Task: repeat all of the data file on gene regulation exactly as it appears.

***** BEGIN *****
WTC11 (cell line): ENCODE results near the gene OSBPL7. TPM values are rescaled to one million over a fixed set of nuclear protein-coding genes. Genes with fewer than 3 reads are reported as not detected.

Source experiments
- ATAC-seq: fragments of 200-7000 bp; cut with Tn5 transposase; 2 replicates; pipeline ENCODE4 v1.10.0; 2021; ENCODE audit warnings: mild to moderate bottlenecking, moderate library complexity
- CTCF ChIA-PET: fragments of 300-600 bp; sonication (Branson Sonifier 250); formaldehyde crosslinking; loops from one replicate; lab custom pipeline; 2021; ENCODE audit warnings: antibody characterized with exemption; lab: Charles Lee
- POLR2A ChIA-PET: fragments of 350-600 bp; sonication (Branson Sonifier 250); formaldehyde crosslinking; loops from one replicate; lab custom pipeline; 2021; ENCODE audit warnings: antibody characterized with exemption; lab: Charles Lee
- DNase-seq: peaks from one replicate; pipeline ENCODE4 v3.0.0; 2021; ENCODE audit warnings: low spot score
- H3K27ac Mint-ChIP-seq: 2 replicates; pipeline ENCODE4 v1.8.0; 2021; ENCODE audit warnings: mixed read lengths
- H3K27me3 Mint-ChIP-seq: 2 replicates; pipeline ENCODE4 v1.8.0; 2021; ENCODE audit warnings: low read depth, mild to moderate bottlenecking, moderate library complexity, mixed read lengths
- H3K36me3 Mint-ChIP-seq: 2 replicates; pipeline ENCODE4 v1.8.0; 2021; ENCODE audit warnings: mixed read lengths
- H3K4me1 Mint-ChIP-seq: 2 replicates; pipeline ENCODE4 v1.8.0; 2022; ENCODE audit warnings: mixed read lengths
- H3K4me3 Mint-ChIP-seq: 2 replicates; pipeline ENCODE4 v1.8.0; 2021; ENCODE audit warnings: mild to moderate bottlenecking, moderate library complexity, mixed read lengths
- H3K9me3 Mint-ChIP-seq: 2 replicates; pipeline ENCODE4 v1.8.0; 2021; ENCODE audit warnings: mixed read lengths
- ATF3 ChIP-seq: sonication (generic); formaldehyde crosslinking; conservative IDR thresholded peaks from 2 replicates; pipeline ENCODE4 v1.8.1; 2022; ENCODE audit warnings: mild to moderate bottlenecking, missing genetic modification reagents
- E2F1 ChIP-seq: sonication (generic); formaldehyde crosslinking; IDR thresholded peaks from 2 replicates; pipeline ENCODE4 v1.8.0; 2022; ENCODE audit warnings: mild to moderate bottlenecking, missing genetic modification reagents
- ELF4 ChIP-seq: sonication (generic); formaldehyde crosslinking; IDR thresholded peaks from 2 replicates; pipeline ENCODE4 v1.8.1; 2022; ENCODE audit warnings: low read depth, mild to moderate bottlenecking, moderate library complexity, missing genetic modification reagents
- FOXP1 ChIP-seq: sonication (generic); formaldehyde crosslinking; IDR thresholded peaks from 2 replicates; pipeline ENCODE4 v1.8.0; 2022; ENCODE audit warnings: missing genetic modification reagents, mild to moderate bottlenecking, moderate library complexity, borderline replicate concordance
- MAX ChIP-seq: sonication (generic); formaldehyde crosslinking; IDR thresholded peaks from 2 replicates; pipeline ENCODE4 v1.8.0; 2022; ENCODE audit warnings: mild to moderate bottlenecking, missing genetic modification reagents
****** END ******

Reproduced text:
WTC11 (cell line): ENCODE results near the gene OSBPL7. TPM values are rescaled to one million over a fixed set of nuclear protein-coding genes. Genes with fewer than 3 reads are reported as not detected.

Source experiments
- ATAC-seq: fragments of 200-7000 bp; cut with Tn5 transposase; 2 replicates; pipeline ENCODE4 v1.10.0; 2021; ENCODE audit warnings: mild to moderate bottlenecking, moderate library complexity
- CTCF ChIA-PET: fragments of 300-600 bp; sonication (Branson Sonifier 250); formaldehyde crosslinking; loops from one replicate; lab custom pipeline; 2021; ENCODE audit warnings: antibody characterized with exemption; lab: Charles Lee
- POLR2A ChIA-PET: fragments of 350-600 bp; sonication (Branson Sonifier 250); formaldehyde crosslinking; loops from one replicate; lab custom pipeline; 2021; ENCODE audit warnings: antibody characterized with exemption; lab: Charles Lee
- DNase-seq: peaks from one replicate; pipeline ENCODE4 v3.0.0; 2021; ENCODE audit warnings: low spot score
- H3K27ac Mint-ChIP-seq: 2 replicates; pipeline ENCODE4 v1.8.0; 2021; ENCODE audit warnings: mixed read lengths
- H3K27me3 Mint-ChIP-seq: 2 replicates; pipeline ENCODE4 v1.8.0; 2021; ENCODE audit warnings: low read depth, mild to moderate bottlenecking, moderate library complexity, mixed read lengths
- H3K36me3 Mint-ChIP-seq: 2 replicates; pipeline ENCODE4 v1.8.0; 2021; ENCODE audit warnings: mixed read lengths
- H3K4me1 Mint-ChIP-seq: 2 replicates; pipeline ENCODE4 v1.8.0; 2022; ENCODE audit warnings: mixed read lengths
- H3K4me3 Mint-ChIP-seq: 2 replicates; pipeline ENCODE4 v1.8.0; 2021; ENCODE audit warnings: mild to moderate bottlenecking, moderate library complexity, mixed read lengths
- H3K9me3 Mint-ChIP-seq: 2 replicates; pipeline ENCODE4 v1.8.0; 2021; ENCODE audit warnings: mixed read lengths
- ATF3 ChIP-seq: sonication (generic); formaldehyde crosslinking; conservative IDR thresholded peaks from 2 replicates; pipeline ENCODE4 v1.8.1; 2022; ENCODE audit warnings: mild to moderate bottlenecking, missing genetic modification reagents
- E2F1 ChIP-seq: sonication (generic); formaldehyde crosslinking; IDR thresholded peaks from 2 replicates; pipeline ENCODE4 v1.8.0; 2022; ENCODE audit warnings: mild to moderate bottlenecking, missing genetic modification reagents
- ELF4 ChIP-seq: sonication (generic); formaldehyde crosslinking; IDR thresholded peaks from 2 replicates; pipeline ENCODE4 v1.8.1; 2022; ENCODE audit warnings: low read depth, mild to moderate bottlenecking, moderate library complexity, missing genetic modification reagents
- FOXP1 ChIP-seq: sonication (generic); formaldehyde crosslinking; IDR thresholded peaks from 2 replicates; pipeline ENCODE4 v1.8.0; 2022; ENCODE audit warnings: missing genetic modification reagents, mild to moderate bottlenecking, moderate library complexity, borderline replicate concordance
- MAX ChIP-seq: sonication (generic); formaldehyde crosslinking; IDR thresholded peaks from 2 replicates; pipeline ENCODE4 v1.8.0; 2022; ENCODE audit warnings: mild to moderate bottlenecking, missing genetic modification reagents